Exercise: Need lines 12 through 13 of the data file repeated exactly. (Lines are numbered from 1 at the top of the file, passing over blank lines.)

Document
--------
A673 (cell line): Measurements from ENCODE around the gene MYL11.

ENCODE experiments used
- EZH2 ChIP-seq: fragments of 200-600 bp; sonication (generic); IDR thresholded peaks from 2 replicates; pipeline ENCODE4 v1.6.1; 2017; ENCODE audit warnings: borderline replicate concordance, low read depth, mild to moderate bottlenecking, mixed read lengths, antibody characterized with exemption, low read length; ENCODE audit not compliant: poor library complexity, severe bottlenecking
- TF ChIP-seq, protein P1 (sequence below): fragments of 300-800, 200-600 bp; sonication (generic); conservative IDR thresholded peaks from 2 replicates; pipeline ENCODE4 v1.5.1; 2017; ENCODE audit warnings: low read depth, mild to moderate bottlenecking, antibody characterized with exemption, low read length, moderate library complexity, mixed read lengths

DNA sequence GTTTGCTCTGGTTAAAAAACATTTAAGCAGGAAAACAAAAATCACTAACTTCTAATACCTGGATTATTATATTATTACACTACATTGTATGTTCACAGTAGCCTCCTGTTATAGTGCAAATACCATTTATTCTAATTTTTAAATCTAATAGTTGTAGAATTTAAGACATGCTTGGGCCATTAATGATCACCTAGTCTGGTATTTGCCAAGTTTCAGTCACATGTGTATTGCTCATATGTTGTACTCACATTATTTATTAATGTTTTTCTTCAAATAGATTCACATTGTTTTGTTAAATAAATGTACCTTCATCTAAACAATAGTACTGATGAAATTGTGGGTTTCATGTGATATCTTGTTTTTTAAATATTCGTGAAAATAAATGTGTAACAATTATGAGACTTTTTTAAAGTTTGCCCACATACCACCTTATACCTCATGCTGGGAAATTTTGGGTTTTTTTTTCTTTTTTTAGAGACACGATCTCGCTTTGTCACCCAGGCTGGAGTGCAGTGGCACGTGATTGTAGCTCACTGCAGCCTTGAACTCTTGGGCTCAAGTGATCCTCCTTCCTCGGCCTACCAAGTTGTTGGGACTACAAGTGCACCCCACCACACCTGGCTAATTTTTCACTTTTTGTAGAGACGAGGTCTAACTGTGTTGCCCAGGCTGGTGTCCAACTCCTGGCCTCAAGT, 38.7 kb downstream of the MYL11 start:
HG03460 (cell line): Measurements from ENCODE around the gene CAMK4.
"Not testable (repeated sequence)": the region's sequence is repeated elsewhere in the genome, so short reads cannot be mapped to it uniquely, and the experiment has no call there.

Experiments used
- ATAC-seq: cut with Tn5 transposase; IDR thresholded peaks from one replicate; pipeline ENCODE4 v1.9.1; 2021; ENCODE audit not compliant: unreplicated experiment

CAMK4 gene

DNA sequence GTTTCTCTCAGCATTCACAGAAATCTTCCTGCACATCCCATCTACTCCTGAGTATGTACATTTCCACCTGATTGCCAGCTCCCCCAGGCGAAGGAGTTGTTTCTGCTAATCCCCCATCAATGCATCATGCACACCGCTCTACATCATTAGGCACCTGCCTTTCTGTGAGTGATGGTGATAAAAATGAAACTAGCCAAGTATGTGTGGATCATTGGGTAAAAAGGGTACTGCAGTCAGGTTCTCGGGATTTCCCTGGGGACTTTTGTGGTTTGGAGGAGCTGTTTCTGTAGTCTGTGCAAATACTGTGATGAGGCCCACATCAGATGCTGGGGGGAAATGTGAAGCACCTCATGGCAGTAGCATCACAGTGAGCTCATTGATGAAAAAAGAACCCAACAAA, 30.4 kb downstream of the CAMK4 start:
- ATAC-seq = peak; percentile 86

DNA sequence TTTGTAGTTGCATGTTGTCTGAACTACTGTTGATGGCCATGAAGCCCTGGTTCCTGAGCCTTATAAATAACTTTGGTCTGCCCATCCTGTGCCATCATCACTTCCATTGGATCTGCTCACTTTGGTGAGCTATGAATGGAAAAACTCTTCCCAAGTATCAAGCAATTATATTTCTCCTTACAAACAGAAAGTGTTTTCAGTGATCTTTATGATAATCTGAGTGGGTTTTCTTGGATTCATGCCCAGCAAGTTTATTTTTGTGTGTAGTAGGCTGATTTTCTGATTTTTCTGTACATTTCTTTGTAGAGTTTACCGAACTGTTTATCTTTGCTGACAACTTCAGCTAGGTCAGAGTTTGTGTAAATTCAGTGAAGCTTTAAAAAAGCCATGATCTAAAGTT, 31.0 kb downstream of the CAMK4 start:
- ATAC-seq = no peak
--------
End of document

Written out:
- ATAC-seq = peak; percentile 86

DNA sequence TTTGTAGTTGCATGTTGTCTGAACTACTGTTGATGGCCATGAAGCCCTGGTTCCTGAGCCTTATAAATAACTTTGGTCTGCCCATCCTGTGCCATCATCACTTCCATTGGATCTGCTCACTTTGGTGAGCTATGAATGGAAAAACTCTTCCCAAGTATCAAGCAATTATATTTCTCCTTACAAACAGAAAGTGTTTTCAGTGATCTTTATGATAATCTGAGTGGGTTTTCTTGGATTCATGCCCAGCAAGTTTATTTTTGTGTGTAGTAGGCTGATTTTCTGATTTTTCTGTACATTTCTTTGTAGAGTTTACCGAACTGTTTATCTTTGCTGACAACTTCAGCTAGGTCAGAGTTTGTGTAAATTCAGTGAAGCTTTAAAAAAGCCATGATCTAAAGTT, 31.0 kb downstream of the CAMK4 start: